Electric car /batteries


#1

Why does the Chevy Volt ONLY get 40 mi/charge?

Chevy sold the NiMH patents to Chevron and they forced Toyota, others to stop making EV size ones, limiting them to 10 amp/hr.



“Car companies don’t like them because there are few parts to wear out. An EV motor only has a couple bearings that wear out and doesn’t need a transmission. Because of this their main profit, after market parts and replacement cars because they last so long”.


#2

It’s a function of battery size and cost. With this type of battery it’s easy to almost reach the cost of the car itself if you make it big enough.

The Volt is a compromise between cost, range, and charging time. GM determined that 40 miles was about right. If you bought a Tesla, at 3-4 times the price, for commuting, your range would be that much larger.

If you are looking for a conspiracy here, I don’t think there is one.


#3

These are the same people who kept the 100 mpg carburetor off the market all these years.


#4

I agree with Docnick 100%. There is no conspiracy here just a business solution. I drive less than 40 miles per day so the Volt would be perfect for me. If you drive more than 40 miles per day then the Volt would not be your best choice for transportation.


#5

I too agree with Doc. Further, I don’t believe there ever actually was a workable 100mpg carburator. Extreme mileage can be accomplished using extreme techniques and making extreme compromises, but I believe the 100 mpg carburator often cited is folklore…a myth.


#6

I’m not talking conspiracy! Look it up. Car builders are forced to use very heavy lead acid or the very expensive lithium ion batteries, like in the tesla.
The quoted part was from someone’s post on another forum.
It’s not a conspiracy that Chevron stopped companies like Panasonic from producing their better version(EV-95 NiMH) of the NiMH battery, that Toyota used, it’s fact!
Do you honestly think big oil wants electric cars!?

http://fuel-efficient-vehicles.org/energy-news/?p=690 one of many sites


#7

100 mpg carburetor…please.
there never was any car in production that had that on it


#8

This is a non-issue…NiMH batteries are obsolete and can not compete with Lithium-ion or the even better Lithium-poly that will power Hyundai’s new hybrid…

“Why does the Chevy Volt ONLY get 40 mi/charge?”…Because in order to contain costs, it’s battery SIZE is limited to provide that range…It’s not a true plug-in electric like the Lief which theoretically has a 100 mile range provided by its much larger Lithium battery…


#9

This might have been an issue, no longer. Control over one specific battery technology is not the reason EVs are expensive. Expensive batteries are the reason. Cut battery cost, decrease recharge time, and they’ll start making sense.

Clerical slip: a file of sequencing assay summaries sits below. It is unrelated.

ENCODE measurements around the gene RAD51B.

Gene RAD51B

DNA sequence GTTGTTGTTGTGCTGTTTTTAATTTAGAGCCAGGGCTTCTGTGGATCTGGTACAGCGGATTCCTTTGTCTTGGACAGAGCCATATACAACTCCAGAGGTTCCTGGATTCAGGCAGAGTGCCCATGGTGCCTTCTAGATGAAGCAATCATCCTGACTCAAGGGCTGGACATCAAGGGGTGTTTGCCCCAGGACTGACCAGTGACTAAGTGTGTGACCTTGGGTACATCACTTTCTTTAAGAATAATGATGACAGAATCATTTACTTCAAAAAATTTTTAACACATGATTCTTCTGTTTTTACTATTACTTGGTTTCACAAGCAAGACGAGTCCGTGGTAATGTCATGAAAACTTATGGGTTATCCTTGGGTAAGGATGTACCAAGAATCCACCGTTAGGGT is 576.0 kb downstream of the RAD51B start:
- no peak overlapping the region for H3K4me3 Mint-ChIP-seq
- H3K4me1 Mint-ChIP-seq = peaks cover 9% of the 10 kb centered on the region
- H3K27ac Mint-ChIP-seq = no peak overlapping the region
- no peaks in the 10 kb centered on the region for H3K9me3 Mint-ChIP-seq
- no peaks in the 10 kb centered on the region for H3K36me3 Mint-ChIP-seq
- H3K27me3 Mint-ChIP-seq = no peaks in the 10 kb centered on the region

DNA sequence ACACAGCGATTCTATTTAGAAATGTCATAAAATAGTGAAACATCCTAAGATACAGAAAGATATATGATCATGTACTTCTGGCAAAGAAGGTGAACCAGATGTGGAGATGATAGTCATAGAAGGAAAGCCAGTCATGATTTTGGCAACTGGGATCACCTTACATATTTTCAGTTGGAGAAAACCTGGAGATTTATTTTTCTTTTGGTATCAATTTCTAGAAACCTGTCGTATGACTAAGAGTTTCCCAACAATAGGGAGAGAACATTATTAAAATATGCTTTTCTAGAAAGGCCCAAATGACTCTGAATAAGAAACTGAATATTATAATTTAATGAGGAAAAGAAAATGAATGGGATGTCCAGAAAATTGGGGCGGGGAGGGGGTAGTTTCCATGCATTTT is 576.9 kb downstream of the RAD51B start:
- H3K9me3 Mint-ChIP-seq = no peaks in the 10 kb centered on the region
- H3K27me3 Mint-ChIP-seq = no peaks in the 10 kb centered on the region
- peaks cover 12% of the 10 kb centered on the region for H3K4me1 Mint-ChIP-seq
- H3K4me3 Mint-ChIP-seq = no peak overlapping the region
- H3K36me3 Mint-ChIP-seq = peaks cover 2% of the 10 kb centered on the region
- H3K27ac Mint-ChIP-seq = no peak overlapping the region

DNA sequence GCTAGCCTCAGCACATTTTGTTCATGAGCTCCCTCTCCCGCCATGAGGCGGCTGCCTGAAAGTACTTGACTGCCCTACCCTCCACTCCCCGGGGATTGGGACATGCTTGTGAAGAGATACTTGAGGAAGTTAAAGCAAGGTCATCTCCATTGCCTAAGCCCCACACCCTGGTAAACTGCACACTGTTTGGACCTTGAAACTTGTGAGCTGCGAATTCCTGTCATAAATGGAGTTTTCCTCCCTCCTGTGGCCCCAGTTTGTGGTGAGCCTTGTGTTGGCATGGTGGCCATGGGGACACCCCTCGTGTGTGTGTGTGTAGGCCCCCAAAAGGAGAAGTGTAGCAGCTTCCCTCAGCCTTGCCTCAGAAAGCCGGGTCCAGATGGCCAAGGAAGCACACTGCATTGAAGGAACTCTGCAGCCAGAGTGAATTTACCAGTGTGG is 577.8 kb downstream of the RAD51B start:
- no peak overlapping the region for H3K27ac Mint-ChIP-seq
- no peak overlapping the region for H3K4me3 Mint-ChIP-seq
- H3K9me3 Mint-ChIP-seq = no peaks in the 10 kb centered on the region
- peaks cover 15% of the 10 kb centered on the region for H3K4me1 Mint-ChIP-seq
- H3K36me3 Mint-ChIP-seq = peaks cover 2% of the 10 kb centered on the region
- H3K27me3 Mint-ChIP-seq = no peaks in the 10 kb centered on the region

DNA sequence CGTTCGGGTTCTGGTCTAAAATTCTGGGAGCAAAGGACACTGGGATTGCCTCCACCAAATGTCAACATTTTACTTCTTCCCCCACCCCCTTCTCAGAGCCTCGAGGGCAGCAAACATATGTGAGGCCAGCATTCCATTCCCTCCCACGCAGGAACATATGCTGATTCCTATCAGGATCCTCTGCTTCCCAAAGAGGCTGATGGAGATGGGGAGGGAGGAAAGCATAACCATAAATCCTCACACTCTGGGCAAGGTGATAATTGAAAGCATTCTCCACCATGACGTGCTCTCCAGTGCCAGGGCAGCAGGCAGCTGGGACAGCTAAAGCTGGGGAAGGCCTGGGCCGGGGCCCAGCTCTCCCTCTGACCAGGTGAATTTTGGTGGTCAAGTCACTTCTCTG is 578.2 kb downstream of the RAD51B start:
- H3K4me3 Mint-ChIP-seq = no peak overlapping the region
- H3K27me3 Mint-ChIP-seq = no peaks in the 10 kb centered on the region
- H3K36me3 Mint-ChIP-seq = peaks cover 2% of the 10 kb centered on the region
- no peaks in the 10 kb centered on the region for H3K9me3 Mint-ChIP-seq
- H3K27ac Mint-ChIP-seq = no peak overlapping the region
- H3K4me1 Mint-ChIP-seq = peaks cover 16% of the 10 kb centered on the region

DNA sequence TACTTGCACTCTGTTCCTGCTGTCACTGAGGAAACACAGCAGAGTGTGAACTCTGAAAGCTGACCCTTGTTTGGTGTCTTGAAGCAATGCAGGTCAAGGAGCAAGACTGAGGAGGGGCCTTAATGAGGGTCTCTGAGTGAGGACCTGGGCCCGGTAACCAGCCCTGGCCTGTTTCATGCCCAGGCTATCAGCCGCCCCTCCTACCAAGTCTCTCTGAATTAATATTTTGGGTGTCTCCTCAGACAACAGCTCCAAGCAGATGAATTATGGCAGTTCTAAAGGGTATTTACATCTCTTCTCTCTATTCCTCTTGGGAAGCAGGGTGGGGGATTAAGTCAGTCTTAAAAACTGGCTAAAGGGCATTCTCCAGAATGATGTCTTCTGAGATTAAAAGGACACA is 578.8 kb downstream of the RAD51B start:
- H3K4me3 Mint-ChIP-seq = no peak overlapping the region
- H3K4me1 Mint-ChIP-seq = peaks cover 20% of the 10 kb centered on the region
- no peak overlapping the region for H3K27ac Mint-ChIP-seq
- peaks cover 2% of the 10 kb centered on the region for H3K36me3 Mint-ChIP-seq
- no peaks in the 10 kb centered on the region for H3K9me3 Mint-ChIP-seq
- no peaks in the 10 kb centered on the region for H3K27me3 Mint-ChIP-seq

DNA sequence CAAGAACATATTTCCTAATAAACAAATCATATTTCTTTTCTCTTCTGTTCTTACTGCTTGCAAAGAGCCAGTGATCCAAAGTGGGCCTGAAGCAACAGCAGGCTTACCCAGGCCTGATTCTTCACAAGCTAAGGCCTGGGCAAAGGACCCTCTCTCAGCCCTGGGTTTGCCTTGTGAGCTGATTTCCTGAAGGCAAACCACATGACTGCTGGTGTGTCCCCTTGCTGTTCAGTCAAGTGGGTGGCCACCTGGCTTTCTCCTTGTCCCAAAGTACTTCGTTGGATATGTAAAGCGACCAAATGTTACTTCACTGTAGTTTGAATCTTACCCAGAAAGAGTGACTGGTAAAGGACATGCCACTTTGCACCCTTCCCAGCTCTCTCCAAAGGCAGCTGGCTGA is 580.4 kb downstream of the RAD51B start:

And the Chevy Volt ‘only gets 40 mi/charge’ because it has a gas engine on board for when you need to go further. Nobody can afford a car with 100+ miles battery range + a gas engine today (assuming Uncle Sam isn’t footing the bill).


#10

The 100 MPG carburetor is a myth that’s been around for more decades than I can remember. You would not believe how many people I’ve run into over the years who know an uncle/friend/grandfather/co-worker’s in-law/whatever who lives across town/next town over/just across the state line and who was visited by government agents/guys in black suits and shades who confiscated the carburetor never to be seen again.

The generally previaling theory is that these mysterious guys were covert Big Oil agents who got wind of this miracle carb and headed it off before it became widely known. A mechanic I worked with at one time told me his uncle had spent 3 years building a 100 MPG carburetor (never installed on a car though) and one evening while working in his garage in Shawnee, OK 3 men in suits showed up and took the carburetor. (jackets opened slightly to reveal shoulder holsters of course) :wink:

I’d be extremely surprised if the Volt will get 40 MPG on a full charge out in the real world; just like the Tesla is not going to go anwhere near the distance they claim.
My prediction from the get-go has been that the Volt will be a dismal failure and just like Tesla and the ill-fated Venture One it’s all hype to bring in the investment dollars and government funding.


#11

There is on my nephew’s motorbike! Remember the Fish carburetor from the 50’s; it had no moving parts and was supposed to give fabulous mileage.


#12

The Chinese will have cornered the auto battery market in a few years. They have all the exotic materials and don’t care who owns what patent.


#13

“Car companies don’t like them because there are few parts to wear out. An EV motor only has a couple bearings that wear out and doesn’t need a transmission. Because of this their main profit, after market parts and replacement cars because they last so long”.

Actually, EVs do have some sort of gear train between the motor and the wheels and when the bearings of an electric motor do fail, it pretty much renders the motor un-repairable, unless the failure is caught in the early stages.
What else can go wrong with an electric motor? Insulation failure resulting in shorts. Rotor bar melting in induction motors from severe overloads, which can also destroy the magnet wire’s insulation. In DC motors with permanent magnet fields, overheating can weaken the magnetic field resulting in high armature current and low torque which compounds the overheating resulting in the very familiar to me burnt out motor smell.


#14

It’s funny how “big coal” never got it together and bought out the patents for the gasoline burning internal combustion engine to keep people using steam engines and how “big hay” never managed to keep steam engines off the market.

But true believers seem to see conspiracies everywhere they look.